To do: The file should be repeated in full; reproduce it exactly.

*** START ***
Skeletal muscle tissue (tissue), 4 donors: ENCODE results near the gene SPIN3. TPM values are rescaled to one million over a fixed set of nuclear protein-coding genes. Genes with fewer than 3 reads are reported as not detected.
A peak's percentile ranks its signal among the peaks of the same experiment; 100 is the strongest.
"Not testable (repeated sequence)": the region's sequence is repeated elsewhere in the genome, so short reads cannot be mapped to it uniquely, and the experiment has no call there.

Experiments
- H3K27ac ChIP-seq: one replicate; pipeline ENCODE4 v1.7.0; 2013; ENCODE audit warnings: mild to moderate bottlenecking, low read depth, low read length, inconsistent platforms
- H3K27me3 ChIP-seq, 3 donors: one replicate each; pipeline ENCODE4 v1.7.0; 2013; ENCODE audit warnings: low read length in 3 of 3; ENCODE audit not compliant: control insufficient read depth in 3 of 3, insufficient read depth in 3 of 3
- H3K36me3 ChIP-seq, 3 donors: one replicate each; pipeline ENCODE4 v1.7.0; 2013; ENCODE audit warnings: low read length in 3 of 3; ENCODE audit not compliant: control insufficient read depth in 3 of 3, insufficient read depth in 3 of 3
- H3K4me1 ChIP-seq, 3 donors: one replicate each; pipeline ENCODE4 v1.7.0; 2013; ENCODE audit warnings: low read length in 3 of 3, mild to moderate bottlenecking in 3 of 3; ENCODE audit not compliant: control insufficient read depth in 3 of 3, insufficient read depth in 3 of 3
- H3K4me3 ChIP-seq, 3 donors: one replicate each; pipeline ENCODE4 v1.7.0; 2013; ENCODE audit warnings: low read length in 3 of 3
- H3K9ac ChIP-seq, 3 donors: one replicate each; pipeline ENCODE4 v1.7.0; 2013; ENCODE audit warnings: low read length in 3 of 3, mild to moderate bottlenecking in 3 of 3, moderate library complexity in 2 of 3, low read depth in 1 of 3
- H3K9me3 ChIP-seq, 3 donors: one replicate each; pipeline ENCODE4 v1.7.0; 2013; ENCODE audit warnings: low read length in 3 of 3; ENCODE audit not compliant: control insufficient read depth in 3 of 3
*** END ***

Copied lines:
Skeletal muscle tissue (tissue), 4 donors: ENCODE results near the gene SPIN3. TPM values are rescaled to one million over a fixed set of nuclear protein-coding genes. Genes with fewer than 3 reads are reported as not detected.
A peak's percentile ranks its signal among the peaks of the same experiment; 100 is the strongest.
"Not testable (repeated sequence)": the region's sequence is repeated elsewhere in the genome, so short reads cannot be mapped to it uniquely, and the experiment has no call there.

Experiments
- H3K27ac ChIP-seq: one replicate; pipeline ENCODE4 v1.7.0; 2013; ENCODE audit warnings: mild to moderate bottlenecking, low read depth, low read length, inconsistent platforms
- H3K27me3 ChIP-seq, 3 donors: one replicate each; pipeline ENCODE4 v1.7.0; 2013; ENCODE audit warnings: low read length in 3 of 3; ENCODE audit not compliant: control insufficient read depth in 3 of 3, insufficient read depth in 3 of 3
- H3K36me3 ChIP-seq, 3 donors: one replicate each; pipeline ENCODE4 v1.7.0; 2013; ENCODE audit warnings: low read length in 3 of 3; ENCODE audit not compliant: control insufficient read depth in 3 of 3, insufficient read depth in 3 of 3
- H3K4me1 ChIP-seq, 3 donors: one replicate each; pipeline ENCODE4 v1.7.0; 2013; ENCODE audit warnings: low read length in 3 of 3, mild to moderate bottlenecking in 3 of 3; ENCODE audit not compliant: control insufficient read depth in 3 of 3, insufficient read depth in 3 of 3
- H3K4me3 ChIP-seq, 3 donors: one replicate each; pipeline ENCODE4 v1.7.0; 2013; ENCODE audit warnings: low read length in 3 of 3
- H3K9ac ChIP-seq, 3 donors: one replicate each; pipeline ENCODE4 v1.7.0; 2013; ENCODE audit warnings: low read length in 3 of 3, mild to moderate bottlenecking in 3 of 3, moderate library complexity in 2 of 3, low read depth in 1 of 3
- H3K9me3 ChIP-seq, 3 donors: one replicate each; pipeline ENCODE4 v1.7.0; 2013; ENCODE audit warnings: low read length in 3 of 3; ENCODE audit not compliant: control insufficient read depth in 3 of 3